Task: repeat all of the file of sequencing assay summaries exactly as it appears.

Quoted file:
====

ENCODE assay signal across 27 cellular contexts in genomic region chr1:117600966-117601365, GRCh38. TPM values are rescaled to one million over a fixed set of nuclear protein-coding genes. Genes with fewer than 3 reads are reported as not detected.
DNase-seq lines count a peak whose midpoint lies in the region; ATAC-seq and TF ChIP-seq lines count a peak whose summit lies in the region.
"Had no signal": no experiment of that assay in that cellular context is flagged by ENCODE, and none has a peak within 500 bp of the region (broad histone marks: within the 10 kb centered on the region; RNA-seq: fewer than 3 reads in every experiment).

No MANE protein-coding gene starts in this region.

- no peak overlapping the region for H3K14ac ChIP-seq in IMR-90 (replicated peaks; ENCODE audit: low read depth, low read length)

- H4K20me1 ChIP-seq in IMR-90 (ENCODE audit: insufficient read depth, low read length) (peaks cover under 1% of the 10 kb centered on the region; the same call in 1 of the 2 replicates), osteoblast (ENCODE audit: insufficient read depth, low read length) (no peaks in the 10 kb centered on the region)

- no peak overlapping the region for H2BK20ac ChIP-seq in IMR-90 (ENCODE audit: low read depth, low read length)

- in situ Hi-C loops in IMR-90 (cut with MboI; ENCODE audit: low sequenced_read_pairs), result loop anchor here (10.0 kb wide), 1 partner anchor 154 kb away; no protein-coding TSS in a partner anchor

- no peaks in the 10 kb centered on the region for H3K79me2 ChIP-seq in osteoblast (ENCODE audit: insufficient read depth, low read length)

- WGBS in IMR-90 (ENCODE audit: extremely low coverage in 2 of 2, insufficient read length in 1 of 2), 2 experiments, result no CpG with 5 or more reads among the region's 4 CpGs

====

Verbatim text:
ENCODE assay signal across 27 cellular contexts in genomic region chr1:117600966-117601365, GRCh38. TPM values are rescaled to one million over a fixed set of nuclear protein-coding genes. Genes with fewer than 3 reads are reported as not detected.
DNase-seq lines count a peak whose midpoint lies in the region; ATAC-seq and TF ChIP-seq lines count a peak whose summit lies in the region.
"Had no signal": no experiment of that assay in that cellular context is flagged by ENCODE, and none has a peak within 500 bp of the region (broad histone marks: within the 10 kb centered on the region; RNA-seq: fewer than 3 reads in every experiment).

No MANE protein-coding gene starts in this region.

- no peak overlapping the region for H3K14ac ChIP-seq in IMR-90 (replicated peaks; ENCODE audit: low read depth, low read length)

- H4K20me1 ChIP-seq in IMR-90 (ENCODE audit: insufficient read depth, low read length) (peaks cover under 1% of the 10 kb centered on the region; the same call in 1 of the 2 replicates), osteoblast (ENCODE audit: insufficient read depth, low read length) (no peaks in the 10 kb centered on the region)

- no peak overlapping the region for H2BK20ac ChIP-seq in IMR-90 (ENCODE audit: low read depth, low read length)

- in situ Hi-C loops in IMR-90 (cut with MboI; ENCODE audit: low sequenced_read_pairs), result loop anchor here (10.0 kb wide), 1 partner anchor 154 kb away; no protein-coding TSS in a partner anchor

- no peaks in the 10 kb centered on the region for H3K79me2 ChIP-seq in osteoblast (ENCODE audit: insufficient read depth, low read length)

- WGBS in IMR-90 (ENCODE audit: extremely low coverage in 2 of 2, insufficient read length in 1 of 2), 2 experiments, result no CpG with 5 or more reads among the region's 4 CpGs